There was a time we used to just sit and watch our kids’ swim lessons at the Y and it was cute and sweet but that time has passed, and the last two days I take my laptop and wait in an adjacent room, work on a job proposal with Excel objects embedded in a deck, checking for font consistency, formatting graphics. Without the demands of paid work the benefits of down time lose their luster. I wake after Dawn, but she starts the coffee early (often by 5), and once I smell it I’m up. In between consciousness at night my mind works on the proposal, edits the slides, won’t let me rest, and rest without work doesn’t feel much like rest.
Trying to appreciate the small, in between moments with the kids and summertime but feeling as though I’m about to get on a flight and in neither place fully. At the Fred Meyer in Issaquah buying them new swimsuits and flip-flops, ‘Til Tuesday piped-in overhead, awash in fluorescence, 40% off. The seventh of July, narrowly missed having our health plan dropped due to a PO box inconsistency between what our bank has on record (provided by the insurer) and what the insurer tells me is right. Entering a 17-digit combination of Group ID and Member ID over the automated system on a phone where the number 1 sticks, routing numbers, authentication.
Running the food so lean in the fridge it’s down to a brown banana, some sorry-looking grapes, grilled meats wrapped in foil best left for the dog by now. Stalled out on settling in, out of gas on gumption. Riding the lawn tractor and self-conscious of being watched, hamming it up in fifth gear with sudden, dramatic moves ducking under low-lying branches that could peel my back open by an inch. Spreading the clippings in the nether lands of the back alongside the neighbors who are planning to develop, where the property lines get nebulous. Trying to nap in the hammock but like a guard dog alone with the kids, it’s hard to really nod off.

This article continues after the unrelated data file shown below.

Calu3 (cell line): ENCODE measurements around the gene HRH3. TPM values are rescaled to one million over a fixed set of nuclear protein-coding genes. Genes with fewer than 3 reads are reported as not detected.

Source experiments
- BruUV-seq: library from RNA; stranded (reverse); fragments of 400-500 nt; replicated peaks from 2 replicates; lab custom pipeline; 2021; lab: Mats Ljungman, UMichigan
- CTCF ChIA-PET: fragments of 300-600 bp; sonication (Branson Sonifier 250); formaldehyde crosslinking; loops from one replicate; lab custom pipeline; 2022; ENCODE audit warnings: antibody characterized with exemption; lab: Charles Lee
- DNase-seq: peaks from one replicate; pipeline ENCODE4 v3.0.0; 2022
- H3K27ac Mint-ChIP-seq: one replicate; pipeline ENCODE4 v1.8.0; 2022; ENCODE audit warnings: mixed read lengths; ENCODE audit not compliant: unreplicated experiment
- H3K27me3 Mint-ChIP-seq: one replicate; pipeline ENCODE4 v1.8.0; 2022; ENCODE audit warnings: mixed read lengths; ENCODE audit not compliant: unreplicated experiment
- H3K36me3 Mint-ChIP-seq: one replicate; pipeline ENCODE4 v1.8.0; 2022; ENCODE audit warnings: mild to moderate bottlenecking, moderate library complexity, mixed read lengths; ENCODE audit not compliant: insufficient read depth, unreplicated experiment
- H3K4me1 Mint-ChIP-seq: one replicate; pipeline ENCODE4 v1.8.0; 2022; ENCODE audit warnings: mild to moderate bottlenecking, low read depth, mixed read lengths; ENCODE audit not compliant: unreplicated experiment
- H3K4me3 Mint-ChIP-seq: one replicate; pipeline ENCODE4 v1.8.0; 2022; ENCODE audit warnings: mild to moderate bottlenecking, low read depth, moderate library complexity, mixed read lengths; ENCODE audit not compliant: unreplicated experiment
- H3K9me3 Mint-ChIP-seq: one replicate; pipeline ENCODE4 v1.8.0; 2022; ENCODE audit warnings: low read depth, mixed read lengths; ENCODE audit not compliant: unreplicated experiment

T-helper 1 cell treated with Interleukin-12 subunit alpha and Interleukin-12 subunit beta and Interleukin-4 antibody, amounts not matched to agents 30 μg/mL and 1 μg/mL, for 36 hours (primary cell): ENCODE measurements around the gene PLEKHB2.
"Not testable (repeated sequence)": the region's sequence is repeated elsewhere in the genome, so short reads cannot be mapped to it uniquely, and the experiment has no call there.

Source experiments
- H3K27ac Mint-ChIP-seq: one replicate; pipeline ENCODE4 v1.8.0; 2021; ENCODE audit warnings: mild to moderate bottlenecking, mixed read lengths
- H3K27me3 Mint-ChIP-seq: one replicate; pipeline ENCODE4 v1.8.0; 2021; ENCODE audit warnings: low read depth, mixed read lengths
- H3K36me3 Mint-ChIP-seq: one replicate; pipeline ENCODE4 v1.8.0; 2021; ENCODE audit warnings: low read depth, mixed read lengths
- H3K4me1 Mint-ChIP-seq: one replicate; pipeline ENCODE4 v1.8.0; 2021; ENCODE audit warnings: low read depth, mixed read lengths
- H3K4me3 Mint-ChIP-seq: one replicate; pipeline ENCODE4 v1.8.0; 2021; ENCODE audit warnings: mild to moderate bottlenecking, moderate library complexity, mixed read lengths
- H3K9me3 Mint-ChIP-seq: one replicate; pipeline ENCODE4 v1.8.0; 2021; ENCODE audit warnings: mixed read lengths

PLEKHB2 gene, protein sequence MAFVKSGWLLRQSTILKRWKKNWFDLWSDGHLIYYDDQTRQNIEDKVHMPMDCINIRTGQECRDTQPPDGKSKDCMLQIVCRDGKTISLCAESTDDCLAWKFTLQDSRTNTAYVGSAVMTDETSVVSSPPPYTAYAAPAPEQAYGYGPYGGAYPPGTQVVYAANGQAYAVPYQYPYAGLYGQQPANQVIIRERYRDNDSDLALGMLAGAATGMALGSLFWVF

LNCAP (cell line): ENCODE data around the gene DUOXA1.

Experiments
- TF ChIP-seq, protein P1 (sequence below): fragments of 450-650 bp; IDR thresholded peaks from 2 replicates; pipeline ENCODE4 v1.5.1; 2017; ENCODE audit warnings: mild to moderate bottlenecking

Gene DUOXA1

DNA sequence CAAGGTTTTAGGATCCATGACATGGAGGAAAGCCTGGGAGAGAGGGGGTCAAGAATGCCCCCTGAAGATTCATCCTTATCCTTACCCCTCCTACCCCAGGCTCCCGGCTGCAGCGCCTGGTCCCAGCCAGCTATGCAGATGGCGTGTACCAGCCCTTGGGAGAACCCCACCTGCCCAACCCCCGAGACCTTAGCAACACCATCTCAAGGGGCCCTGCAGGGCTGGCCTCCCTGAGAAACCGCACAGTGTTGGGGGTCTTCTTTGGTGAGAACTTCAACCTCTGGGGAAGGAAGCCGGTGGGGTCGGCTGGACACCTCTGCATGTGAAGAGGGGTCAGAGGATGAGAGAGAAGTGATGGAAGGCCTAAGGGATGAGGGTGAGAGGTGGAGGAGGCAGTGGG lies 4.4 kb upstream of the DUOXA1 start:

We’re not feeding Ginger as much as my mom fed her in Germany in hopes we can get her ribs to come out, so she eats ants that get into the house, which works out great for everybody except the ants.
In his memoir Self-Consciousness, Updike talks about his stammer, defines Maskenfreiheit as the freedom conferred by masks, on shaking one’s deep seeded self-doubt by assuming another personage to stop the stammer, which makes me think of blogging, and whatever it takes to get the words out.
The feeling runs out across the table and over the sides or escapes in the air when you open the lid: it’s there for a minute but vanishes, the spirit caught rounding the corner that moves me.
And down to the last unwanted slice of bread in the sleeve, the heel, I microwave the meat and fold it inside the bread, the last of the pulled pork sandwiches no one wants, that I won’t waste.